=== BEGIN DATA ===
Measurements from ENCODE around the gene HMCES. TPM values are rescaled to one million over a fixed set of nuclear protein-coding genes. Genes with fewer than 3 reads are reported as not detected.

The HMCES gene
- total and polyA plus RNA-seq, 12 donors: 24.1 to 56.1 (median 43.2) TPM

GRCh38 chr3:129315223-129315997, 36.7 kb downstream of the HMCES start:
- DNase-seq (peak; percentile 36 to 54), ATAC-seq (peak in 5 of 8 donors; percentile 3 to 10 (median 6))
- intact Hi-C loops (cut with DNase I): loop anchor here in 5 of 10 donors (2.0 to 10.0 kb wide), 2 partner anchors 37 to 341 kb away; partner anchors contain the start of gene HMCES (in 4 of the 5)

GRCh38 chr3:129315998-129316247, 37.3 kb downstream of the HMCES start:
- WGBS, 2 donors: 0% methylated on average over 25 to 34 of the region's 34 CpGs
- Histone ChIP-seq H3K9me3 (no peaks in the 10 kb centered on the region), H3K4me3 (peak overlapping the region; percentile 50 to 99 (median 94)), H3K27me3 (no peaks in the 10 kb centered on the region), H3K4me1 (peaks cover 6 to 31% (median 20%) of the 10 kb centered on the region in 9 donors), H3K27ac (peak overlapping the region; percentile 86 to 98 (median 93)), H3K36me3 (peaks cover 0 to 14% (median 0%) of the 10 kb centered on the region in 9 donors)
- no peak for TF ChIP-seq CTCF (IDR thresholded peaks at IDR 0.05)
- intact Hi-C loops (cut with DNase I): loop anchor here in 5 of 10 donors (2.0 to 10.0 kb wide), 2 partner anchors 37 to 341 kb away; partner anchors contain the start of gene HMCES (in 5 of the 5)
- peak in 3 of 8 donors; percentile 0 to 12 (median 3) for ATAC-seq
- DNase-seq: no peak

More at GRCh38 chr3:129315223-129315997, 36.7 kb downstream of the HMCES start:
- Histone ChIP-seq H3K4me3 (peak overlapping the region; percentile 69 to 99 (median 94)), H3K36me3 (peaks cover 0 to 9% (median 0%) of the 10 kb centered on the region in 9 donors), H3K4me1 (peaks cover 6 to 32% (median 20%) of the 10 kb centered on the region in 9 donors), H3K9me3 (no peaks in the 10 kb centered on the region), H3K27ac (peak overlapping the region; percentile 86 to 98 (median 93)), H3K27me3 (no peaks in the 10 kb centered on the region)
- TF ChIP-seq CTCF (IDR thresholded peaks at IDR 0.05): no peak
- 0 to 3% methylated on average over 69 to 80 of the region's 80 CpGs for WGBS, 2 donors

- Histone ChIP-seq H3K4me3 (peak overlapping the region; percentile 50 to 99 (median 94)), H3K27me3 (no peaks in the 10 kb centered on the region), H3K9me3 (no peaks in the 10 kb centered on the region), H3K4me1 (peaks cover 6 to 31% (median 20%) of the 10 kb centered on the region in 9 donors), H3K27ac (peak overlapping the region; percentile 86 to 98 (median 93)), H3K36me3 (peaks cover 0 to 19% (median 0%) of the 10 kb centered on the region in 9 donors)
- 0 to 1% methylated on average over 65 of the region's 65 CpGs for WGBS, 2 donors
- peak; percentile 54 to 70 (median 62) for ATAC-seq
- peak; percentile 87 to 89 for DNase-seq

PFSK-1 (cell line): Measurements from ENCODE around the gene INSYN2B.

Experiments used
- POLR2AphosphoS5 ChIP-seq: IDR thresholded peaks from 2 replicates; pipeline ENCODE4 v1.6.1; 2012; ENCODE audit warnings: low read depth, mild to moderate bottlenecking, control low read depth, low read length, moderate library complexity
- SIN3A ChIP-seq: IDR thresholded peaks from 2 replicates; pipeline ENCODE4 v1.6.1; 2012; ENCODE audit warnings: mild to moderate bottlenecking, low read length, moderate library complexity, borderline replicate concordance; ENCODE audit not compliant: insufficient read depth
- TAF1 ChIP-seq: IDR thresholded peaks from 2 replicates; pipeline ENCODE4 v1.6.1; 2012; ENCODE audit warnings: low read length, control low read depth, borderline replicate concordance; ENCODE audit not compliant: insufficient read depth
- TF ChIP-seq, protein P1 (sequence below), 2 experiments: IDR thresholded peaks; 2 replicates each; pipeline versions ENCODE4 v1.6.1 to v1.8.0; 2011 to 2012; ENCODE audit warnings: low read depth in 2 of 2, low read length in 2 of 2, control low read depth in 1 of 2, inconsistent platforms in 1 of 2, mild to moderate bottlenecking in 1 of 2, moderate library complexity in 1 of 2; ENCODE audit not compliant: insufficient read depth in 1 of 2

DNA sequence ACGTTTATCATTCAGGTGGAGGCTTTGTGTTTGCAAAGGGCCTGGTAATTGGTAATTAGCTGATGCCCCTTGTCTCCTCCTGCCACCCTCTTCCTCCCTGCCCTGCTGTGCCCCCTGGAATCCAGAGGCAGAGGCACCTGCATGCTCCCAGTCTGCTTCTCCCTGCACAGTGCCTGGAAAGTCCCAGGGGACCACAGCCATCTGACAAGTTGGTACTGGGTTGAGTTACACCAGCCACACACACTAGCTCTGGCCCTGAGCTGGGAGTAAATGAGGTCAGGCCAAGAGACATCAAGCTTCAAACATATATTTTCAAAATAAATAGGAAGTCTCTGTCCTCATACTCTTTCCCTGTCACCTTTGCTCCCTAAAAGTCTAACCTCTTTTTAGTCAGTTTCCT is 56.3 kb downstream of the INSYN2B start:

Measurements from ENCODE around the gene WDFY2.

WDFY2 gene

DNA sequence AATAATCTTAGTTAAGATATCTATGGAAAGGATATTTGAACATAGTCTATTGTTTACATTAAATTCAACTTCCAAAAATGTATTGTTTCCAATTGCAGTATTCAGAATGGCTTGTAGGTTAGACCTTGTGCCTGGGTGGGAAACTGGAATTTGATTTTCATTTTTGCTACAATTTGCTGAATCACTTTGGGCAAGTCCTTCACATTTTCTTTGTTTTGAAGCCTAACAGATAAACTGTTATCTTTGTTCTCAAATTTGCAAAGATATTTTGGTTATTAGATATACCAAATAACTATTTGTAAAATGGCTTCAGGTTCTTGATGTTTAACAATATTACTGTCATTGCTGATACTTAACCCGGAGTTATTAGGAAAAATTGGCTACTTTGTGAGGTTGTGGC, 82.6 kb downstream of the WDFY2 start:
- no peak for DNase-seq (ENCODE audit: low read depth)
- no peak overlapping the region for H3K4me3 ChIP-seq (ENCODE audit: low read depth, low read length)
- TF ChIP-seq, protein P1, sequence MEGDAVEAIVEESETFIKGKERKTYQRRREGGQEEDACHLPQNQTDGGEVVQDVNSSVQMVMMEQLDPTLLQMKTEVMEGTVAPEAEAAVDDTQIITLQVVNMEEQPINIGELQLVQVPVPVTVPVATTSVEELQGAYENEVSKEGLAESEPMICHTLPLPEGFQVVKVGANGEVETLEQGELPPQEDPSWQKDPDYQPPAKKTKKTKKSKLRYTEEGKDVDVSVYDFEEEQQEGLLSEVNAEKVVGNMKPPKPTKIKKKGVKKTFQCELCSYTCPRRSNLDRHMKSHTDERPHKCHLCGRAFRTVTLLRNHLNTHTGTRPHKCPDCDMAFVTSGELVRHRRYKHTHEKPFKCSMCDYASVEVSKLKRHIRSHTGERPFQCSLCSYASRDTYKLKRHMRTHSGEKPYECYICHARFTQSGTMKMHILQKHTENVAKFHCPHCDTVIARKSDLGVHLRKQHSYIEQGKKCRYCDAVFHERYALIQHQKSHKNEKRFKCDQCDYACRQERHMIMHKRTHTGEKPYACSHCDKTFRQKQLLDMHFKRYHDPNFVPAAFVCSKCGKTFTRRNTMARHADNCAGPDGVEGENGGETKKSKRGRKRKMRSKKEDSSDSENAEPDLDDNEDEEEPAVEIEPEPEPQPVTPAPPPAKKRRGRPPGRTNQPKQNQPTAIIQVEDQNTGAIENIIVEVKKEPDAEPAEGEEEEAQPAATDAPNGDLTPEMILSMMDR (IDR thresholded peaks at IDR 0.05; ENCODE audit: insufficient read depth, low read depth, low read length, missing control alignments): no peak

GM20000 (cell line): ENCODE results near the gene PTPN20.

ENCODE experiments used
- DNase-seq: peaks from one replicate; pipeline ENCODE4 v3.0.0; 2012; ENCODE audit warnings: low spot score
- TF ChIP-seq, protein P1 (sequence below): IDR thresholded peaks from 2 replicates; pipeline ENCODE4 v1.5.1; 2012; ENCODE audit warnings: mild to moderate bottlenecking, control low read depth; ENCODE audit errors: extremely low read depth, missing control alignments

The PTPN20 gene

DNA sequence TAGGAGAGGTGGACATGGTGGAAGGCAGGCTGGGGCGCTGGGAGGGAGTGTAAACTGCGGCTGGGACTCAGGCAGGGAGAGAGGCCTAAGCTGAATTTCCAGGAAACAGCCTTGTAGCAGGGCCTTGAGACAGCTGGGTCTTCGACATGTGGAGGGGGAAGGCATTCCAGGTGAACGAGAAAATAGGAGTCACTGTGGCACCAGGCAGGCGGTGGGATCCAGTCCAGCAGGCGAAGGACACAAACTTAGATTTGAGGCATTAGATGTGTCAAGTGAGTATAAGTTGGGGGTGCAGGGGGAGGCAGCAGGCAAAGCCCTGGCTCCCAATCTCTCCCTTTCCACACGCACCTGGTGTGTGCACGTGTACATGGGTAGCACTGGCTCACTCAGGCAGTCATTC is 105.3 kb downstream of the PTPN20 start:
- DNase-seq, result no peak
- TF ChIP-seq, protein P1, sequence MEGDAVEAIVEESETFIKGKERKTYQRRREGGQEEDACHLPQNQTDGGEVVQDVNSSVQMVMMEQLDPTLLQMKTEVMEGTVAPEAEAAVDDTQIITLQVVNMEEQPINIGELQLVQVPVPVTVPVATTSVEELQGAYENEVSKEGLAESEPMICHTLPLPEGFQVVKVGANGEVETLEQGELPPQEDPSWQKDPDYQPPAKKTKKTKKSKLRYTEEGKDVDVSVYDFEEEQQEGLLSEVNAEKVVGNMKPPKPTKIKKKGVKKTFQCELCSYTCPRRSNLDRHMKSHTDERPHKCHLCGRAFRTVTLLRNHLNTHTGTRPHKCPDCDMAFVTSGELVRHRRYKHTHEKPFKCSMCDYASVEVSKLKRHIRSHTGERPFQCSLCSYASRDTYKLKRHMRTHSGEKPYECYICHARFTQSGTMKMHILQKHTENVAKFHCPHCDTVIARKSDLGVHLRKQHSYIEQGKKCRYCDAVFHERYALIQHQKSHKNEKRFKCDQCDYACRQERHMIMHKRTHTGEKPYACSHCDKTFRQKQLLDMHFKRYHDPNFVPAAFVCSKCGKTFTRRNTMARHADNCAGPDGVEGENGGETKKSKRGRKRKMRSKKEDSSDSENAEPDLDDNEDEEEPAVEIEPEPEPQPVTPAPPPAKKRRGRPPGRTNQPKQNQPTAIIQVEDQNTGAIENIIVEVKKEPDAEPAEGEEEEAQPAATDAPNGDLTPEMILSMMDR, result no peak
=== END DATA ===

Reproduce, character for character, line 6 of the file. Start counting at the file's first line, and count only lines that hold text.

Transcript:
- intact Hi-C loops (cut with DNase I): loop anchor here in 5 of 10 donors (2.0 to 10.0 kb wide), 2 partner anchors 37 to 341 kb away; partner anchors contain the start of gene HMCES (in 4 of the 5)